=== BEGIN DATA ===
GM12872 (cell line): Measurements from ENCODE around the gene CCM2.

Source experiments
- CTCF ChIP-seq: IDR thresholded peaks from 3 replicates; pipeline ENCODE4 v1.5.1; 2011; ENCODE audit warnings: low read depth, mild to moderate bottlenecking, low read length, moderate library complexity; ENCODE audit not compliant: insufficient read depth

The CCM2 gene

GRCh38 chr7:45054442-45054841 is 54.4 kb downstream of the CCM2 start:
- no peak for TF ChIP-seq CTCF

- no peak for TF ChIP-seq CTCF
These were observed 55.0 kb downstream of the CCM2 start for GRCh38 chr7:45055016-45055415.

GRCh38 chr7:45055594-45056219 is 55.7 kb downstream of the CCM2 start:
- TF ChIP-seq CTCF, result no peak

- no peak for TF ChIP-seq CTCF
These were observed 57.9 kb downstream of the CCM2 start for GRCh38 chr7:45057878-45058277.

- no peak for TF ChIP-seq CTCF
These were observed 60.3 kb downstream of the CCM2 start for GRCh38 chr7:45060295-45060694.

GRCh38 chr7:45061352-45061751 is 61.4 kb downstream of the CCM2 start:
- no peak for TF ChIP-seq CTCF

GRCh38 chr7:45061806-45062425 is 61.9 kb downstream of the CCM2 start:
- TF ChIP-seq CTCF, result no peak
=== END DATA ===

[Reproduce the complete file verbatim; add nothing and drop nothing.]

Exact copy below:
GM12872 (cell line): Measurements from ENCODE around the gene CCM2.

Source experiments
- CTCF ChIP-seq: IDR thresholded peaks from 3 replicates; pipeline ENCODE4 v1.5.1; 2011; ENCODE audit warnings: low read depth, mild to moderate bottlenecking, low read length, moderate library complexity; ENCODE audit not compliant: insufficient read depth

The CCM2 gene

GRCh38 chr7:45054442-45054841 is 54.4 kb downstream of the CCM2 start:
- no peak for TF ChIP-seq CTCF

- no peak for TF ChIP-seq CTCF
These were observed 55.0 kb downstream of the CCM2 start for GRCh38 chr7:45055016-45055415.

GRCh38 chr7:45055594-45056219 is 55.7 kb downstream of the CCM2 start:
- TF ChIP-seq CTCF, result no peak

- no peak for TF ChIP-seq CTCF
These were observed 57.9 kb downstream of the CCM2 start for GRCh38 chr7:45057878-45058277.

- no peak for TF ChIP-seq CTCF
These were observed 60.3 kb downstream of the CCM2 start for GRCh38 chr7:45060295-45060694.

GRCh38 chr7:45061352-45061751 is 61.4 kb downstream of the CCM2 start:
- no peak for TF ChIP-seq CTCF

GRCh38 chr7:45061806-45062425 is 61.9 kb downstream of the CCM2 start:
- TF ChIP-seq CTCF, result no peak